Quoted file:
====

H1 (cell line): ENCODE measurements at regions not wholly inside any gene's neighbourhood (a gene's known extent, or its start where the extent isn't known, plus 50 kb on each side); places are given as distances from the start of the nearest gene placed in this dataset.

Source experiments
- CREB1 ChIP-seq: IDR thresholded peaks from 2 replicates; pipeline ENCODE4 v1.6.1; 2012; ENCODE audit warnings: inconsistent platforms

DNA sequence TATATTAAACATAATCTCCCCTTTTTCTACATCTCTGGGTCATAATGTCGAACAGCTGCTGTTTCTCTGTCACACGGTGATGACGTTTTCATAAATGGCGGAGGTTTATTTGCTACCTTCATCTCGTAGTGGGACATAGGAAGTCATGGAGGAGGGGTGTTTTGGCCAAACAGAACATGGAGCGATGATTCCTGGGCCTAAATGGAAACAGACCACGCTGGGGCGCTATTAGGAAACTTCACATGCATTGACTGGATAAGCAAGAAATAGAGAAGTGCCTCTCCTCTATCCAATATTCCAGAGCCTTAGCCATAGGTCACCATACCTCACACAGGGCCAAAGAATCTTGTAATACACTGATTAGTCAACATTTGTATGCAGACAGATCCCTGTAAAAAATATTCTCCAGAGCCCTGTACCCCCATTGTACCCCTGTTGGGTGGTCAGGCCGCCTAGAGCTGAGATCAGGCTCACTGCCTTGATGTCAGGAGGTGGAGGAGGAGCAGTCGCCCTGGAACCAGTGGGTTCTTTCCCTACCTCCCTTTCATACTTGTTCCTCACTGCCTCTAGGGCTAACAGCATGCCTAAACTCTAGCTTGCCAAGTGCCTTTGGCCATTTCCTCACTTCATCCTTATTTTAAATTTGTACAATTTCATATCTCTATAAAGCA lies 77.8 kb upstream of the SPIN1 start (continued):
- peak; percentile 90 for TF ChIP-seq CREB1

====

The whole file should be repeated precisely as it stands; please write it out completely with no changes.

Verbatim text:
H1 (cell line): ENCODE measurements at regions not wholly inside any gene's neighbourhood (a gene's known extent, or its start where the extent isn't known, plus 50 kb on each side); places are given as distances from the start of the nearest gene placed in this dataset.

Source experiments
- CREB1 ChIP-seq: IDR thresholded peaks from 2 replicates; pipeline ENCODE4 v1.6.1; 2012; ENCODE audit warnings: inconsistent platforms

DNA sequence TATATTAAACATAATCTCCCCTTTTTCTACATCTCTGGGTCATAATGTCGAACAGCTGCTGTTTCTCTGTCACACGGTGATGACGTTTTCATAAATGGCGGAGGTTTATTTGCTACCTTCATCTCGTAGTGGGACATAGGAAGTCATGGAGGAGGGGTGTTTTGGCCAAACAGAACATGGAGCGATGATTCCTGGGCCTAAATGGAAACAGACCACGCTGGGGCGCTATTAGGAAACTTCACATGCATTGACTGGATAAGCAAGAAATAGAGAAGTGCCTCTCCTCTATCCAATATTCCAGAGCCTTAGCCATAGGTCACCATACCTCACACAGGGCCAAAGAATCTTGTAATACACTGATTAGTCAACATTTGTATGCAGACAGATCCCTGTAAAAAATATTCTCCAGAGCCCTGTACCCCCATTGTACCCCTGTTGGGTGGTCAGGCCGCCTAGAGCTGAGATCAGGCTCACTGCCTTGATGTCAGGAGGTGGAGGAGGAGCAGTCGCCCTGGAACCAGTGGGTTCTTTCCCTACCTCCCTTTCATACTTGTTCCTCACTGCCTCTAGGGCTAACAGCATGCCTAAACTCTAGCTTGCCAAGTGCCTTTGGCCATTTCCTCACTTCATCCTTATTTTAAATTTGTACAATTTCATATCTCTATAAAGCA lies 77.8 kb upstream of the SPIN1 start (continued):
- peak; percentile 90 for TF ChIP-seq CREB1